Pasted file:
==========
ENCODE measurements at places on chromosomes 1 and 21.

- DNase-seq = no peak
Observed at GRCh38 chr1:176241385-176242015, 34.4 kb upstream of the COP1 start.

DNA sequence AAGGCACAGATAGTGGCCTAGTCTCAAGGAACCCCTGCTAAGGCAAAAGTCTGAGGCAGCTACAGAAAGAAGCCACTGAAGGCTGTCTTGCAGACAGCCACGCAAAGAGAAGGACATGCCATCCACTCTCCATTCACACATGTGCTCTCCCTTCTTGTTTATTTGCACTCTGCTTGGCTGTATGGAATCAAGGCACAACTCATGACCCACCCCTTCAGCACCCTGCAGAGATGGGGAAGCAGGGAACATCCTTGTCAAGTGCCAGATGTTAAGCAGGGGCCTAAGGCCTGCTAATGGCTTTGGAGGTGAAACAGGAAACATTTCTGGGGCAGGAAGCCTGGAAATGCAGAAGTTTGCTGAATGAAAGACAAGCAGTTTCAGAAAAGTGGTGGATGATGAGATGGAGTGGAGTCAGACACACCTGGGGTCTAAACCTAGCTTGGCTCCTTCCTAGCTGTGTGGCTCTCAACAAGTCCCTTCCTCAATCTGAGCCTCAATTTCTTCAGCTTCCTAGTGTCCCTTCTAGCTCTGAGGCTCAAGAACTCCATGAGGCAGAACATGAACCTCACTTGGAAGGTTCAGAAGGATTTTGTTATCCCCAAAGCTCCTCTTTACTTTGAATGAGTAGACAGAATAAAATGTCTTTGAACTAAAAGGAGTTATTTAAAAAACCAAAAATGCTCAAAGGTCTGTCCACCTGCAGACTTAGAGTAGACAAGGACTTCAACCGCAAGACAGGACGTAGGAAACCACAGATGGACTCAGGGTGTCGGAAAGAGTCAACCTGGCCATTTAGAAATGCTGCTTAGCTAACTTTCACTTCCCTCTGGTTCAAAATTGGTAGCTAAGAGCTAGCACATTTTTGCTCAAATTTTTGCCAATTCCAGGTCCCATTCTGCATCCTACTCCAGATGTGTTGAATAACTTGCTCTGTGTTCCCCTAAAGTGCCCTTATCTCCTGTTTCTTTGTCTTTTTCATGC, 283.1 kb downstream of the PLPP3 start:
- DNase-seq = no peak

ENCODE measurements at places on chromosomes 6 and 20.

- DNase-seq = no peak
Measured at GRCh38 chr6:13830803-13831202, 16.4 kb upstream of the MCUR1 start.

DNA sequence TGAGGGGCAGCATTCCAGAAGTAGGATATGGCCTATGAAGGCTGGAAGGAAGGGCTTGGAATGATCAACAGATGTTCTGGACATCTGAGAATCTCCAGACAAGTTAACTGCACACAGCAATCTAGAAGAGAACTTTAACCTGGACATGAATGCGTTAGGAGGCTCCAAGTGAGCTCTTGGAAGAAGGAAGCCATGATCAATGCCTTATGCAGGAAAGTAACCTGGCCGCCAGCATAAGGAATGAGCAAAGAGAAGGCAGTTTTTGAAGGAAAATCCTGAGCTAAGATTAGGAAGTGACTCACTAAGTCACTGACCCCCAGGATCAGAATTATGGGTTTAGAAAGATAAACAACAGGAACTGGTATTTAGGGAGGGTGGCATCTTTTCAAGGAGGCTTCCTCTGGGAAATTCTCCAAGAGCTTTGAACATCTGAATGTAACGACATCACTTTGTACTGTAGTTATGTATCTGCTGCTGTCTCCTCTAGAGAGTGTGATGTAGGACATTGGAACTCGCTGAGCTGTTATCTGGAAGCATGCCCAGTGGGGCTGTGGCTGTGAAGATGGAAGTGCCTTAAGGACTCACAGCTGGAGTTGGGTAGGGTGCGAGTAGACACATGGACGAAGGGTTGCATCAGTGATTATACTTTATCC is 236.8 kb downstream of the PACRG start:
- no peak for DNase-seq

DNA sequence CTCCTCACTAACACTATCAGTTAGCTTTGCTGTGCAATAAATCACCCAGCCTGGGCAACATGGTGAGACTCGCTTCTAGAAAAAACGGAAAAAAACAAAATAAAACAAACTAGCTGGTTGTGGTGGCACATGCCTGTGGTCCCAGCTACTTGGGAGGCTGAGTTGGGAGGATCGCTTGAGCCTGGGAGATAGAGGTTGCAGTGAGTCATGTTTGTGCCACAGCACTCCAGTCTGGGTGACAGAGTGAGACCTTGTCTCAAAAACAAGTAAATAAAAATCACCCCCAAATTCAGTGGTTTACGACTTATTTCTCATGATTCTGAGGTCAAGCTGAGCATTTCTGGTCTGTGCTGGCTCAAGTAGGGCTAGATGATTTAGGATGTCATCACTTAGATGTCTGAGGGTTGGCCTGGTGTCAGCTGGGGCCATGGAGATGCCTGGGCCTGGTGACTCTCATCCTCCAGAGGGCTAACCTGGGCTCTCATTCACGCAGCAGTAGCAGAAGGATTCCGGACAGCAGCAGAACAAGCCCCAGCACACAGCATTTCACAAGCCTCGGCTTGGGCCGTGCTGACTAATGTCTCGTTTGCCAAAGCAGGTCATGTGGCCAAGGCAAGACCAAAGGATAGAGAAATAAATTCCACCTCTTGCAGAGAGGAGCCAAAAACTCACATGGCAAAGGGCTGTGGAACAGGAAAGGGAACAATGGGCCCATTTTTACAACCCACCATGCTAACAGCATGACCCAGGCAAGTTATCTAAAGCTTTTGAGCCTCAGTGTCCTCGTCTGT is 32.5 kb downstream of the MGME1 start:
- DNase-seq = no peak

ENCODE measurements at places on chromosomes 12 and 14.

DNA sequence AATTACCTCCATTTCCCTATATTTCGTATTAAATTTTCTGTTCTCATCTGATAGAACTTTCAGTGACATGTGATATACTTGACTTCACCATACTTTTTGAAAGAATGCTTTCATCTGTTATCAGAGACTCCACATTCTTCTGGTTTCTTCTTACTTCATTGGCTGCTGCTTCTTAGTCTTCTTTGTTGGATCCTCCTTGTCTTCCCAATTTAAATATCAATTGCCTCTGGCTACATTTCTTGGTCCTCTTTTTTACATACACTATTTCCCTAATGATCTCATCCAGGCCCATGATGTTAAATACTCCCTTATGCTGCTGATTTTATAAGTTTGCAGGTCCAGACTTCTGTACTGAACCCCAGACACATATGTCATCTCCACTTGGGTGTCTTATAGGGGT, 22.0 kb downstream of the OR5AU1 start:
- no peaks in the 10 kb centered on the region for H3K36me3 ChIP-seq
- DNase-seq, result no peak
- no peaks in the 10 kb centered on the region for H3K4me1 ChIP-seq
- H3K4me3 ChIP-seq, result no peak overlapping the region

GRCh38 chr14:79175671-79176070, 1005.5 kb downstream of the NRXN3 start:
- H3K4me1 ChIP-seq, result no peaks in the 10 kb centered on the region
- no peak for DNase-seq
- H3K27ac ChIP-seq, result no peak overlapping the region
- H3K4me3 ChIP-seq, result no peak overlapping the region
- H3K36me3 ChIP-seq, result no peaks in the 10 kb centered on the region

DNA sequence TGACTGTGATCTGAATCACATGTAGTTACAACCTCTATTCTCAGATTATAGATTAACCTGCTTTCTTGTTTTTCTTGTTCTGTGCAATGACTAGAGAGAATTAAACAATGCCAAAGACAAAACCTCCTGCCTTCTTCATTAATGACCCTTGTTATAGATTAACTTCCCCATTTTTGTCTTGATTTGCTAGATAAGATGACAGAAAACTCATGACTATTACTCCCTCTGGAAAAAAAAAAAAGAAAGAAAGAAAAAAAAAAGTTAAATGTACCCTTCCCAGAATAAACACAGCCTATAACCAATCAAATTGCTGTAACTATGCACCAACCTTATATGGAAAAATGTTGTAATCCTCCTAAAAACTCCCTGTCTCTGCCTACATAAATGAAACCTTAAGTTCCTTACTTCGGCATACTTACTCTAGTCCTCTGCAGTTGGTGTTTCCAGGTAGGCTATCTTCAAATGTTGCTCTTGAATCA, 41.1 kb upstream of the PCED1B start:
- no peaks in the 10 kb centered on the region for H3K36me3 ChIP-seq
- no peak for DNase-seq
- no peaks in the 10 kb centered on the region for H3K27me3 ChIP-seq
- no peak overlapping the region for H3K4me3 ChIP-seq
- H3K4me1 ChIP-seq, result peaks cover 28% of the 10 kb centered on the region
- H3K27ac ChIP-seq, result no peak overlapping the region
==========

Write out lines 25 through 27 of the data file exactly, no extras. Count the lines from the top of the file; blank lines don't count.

DNA sequence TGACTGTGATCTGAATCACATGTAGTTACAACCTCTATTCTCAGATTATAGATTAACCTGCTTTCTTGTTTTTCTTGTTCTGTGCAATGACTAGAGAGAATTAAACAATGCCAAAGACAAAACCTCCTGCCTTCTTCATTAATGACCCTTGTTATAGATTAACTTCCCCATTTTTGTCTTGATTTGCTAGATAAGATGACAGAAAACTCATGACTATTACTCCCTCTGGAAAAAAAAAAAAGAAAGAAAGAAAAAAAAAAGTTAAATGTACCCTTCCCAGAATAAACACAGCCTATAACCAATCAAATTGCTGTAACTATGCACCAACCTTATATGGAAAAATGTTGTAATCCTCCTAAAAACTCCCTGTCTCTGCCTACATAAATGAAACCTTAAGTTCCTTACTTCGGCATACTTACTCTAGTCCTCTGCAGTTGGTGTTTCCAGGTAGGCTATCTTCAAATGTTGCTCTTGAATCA, 41.1 kb upstream of the PCED1B start:
- no peaks in the 10 kb centered on the region for H3K36me3 ChIP-seq
- no peak for DNase-seq